This week I published a book (thanks to a lot of work by a lot of other people), battled the impostor syndrome, and explained what I think the “applied humanities” are. Elsewhere: • I don’t know what to say about the stunning scenes in Afghanistan… The collapse of the Afghan army had deep roots, and, … More That Was The Week That Was
Here… • The Armenian genocide turned 100. (Lots more links below on this topic…) • Whatever it means to be a prophet, Michael Eric Dyson was pretty sure that Cornel West isn’t one. • There are worse ways to spend a Saturday than listening to enthusiastic undergraduates talk about history. (By the way, later this week I’ll share … More That Was The Week That Was
It’s time for our annual holiday tradition: picking through some prominent lists of the best books of the past year to suggest potential gifts for the history buff in your life. This year we’ll cull suggestions from the New York Times (NYT), the Guardian (G), the Washington Post (WP), and Christianity Today (CT). Jessie Childs, God’s Traitors: Terror and Faith in Elizabethan England “…conjures … More The Best History Books of 2014?
It’s late November, which means that newspapers and periodicals are starting to put out their “Best of 2012” lists. Here are the works of scholarly and popular history (and some historical fiction) that have shown up on “Best Books” lists produced by Publishers Weekly (PW), The Washington Post (WP), and Britain’s The Guardian. For each, … More The Best History (and Religion) Books of 2012?
On October 30, 1793, the French National Convention — having repeatedly declined to recognize women’s right to vote — abolished women’s debating clubs and other political societies. It may be tempting to dismiss this as a little-remembered moment of misogyny by revolutionaries five weeks into their Reign of Terror. Except that the Jacobins and other … More Women, Virtue, and Politics: From 1793 to Today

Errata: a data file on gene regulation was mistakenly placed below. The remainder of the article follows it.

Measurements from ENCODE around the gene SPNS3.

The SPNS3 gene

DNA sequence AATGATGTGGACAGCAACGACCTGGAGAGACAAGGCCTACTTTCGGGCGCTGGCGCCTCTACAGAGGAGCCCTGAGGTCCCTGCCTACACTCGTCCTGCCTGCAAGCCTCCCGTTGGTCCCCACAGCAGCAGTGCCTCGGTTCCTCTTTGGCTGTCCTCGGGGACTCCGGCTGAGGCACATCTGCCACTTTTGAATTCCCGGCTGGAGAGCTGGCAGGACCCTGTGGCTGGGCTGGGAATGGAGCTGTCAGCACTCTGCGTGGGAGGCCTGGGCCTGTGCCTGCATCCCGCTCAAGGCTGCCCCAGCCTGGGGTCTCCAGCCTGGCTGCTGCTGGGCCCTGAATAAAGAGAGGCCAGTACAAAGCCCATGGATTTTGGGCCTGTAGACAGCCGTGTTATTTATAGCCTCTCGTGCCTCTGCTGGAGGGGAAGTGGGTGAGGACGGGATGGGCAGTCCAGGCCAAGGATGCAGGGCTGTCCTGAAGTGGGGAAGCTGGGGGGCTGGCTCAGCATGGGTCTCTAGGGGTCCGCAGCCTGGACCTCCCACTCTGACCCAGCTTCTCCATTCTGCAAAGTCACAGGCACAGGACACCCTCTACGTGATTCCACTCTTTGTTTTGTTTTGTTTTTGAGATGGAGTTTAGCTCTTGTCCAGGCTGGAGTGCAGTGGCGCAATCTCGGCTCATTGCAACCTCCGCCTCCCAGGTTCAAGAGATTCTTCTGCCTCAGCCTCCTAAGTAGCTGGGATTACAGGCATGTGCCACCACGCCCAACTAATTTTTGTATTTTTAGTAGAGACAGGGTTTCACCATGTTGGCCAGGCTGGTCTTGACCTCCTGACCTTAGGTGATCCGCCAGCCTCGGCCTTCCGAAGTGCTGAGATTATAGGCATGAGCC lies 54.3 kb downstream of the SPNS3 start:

July 16-17, 1942 – Over 13,000 Jews are arrested in Paris, including four thousand children More than half were crammed into a Paris velodrome known as the “Vel d’Hiv.” There were no bathrooms; the only food came from too-rare visits by Red Cross and Quaker relief workers; and the only water came from a single … More This Day in History: The Rafle du Vel d’Hiv
Here • Most importantly, one of you paid a visit that happened to be the 25,000th in this blog’s still-brief history. Now, I happened to talk with another blogger recently for whom this number would represent a good half-week’s worth of traffic. But I’m still amazed that anywhere near that number of people would want … More That Was The Week That Was
Here • Timothy Garton Ash’s comments on the new French genocide denial law got me wondering what you all think about the limits of free speech and historical inquiry. (Thanks to Seth Rima — one of my former students, coincidentally interviewed this week at our department blog! — for sharing his thoughts.) • My January … More That Was The Week That Was